Arkansas Divorce FAQs

Divorce law specialists in Little Rock and the surrounding areas.

Arkansas Divorce FAQs

Destiny Law divorce attorneys in Little Rock and Hot Springs, Arkansas are here for you. Here are answers to divorce FAQs—questions our divorce attorneys at Destiny Law are most commonly asked about divorce in Little Rock, Arkansas. For more information on our divorce services, click here.

If I want a divorce from my spouse, what do I do first?

The first thing to do is get a snapshot of all of your assets. You need to know every asset you have prior to and during your marriage. The second thing to do is hire an experienced divorce attorney in Little Rock or Hot Springs who will help you navigate your rights during this difficult process. View our divorce checklist for more information.

What are the grounds for divorce in Arkansas?

In Arkansas, there are seven grounds for which a divorce may be filed:

  • Adultery;
  • Impotency;
  • Conviction of a felony or infamous crime;
  • Habitual drunkenness;
  • Cruel and barbarous treatment;
  • General indignities; and
  • Living separately for 18 continuous months.

What is the difference between a marital settlement and a separation agreement?

A marital settlement is a propertycustody, and support settlement within a divorce decree. A separation agreement is not quite a decree of divorce, but more of a legal separation. You are still able to divide up assets, assign support, etc. However, you are still not legally divorced. A legal separation and its agreement can be converted into a divorce. Destiny Law divorce attorneys in Little Rock and Hot Springs can help you protect your rights in marital settlements and separation agreements.

How long must I be a resident of Arkansas to get a divorce?

You must be a resident of a county in Arkansas for 60 days in order to be able to file for divorce.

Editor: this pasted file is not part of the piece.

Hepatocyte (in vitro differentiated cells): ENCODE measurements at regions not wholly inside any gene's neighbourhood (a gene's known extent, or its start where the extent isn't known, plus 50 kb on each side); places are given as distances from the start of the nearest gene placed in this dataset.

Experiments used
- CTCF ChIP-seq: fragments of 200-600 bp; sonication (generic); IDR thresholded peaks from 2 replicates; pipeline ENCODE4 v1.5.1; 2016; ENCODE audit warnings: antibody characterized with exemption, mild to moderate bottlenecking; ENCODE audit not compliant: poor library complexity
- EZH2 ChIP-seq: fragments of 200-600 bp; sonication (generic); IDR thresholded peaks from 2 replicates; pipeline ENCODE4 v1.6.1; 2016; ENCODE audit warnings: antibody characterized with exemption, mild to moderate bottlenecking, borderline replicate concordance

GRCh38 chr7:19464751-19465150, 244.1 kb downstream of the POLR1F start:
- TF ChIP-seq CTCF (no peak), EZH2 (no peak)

How quickly am I able to get divorced?

If it is uncontested and everyone agrees on the division of property and such matters, your divorce may be final in only about six weeks. If it is contested, it will usually require a minimum of six months to a year and a half, sometimes longer, depending on any struggles between the parties.

What is the difference between a contested and an uncontested divorce?

An uncontested divorce is when the parties have identified all of their assets, all of their debts, and every other issue that could be litigated in a divorce process and have come to an agreement. This can include child custody and child support, if those apply. A contested divorce is when there is something in which the parties disagree that must be decided by the court.

How is our property divided?

Marital property division is normally split 50/50, but there are exceptions to this. Some examples include:

  • In the event of adultery and the person who has committed the act of adultery has been spending marital money on a person who is not their spouse, then the spouse has the right to petition for Inequitable Distribution of the Marital Estate. This is when the non-adulterer asks the court to give them more than half of the marital estate because the adulterer spent marital funds on another person.
  • A prenuptial or or postnuptial agreement in which there is already an agreement in place of the division of property.
  • Inherited property and premarital property are not included in the division, unless it has been commingled.

Will I have to go to court in the case of a divorce?

The requirement to go to court depends on your situation. Even in an uncontested divorce, you may still be required to go to court. The only time parties in an uncontested divorce are not required to go to court is when they have been legally separated for 18 months and the judge approves of an Affidavit of Deposition. In most cases, even an uncontested divorce requires a short hearing with the clients and also a witness to verify in front of the court the grounds for divorce and the parties’ residency. Contact Destiny Law divorce attorneys in Little Rock to navigate this process.

How much do divorce lawyers cost to retain?

The cost for divorce depends on your situation, including the type of service you require and the county in which it is being filed. If it is truly an uncontested divorce, then there will most likely be a $1,500 attorney fee plus costs that range from $165 up to $400.

However, in a contested divorce, you can expect a starting retainer of $2,500. If there are children involved, then you can expect a starting retainer of $3,500. In many cases, you are likely to spend up to $10,000 in a custody battle.

If you have questions not answered in these divorce FAQs, Destiny Law divorce lawyers offer one-hour consultations for a set fee to evaluate your case with you. We will explain to you how divorce law works and provide you with an overview of your rights. After this consultation, the required retainer and costs can then be estimated.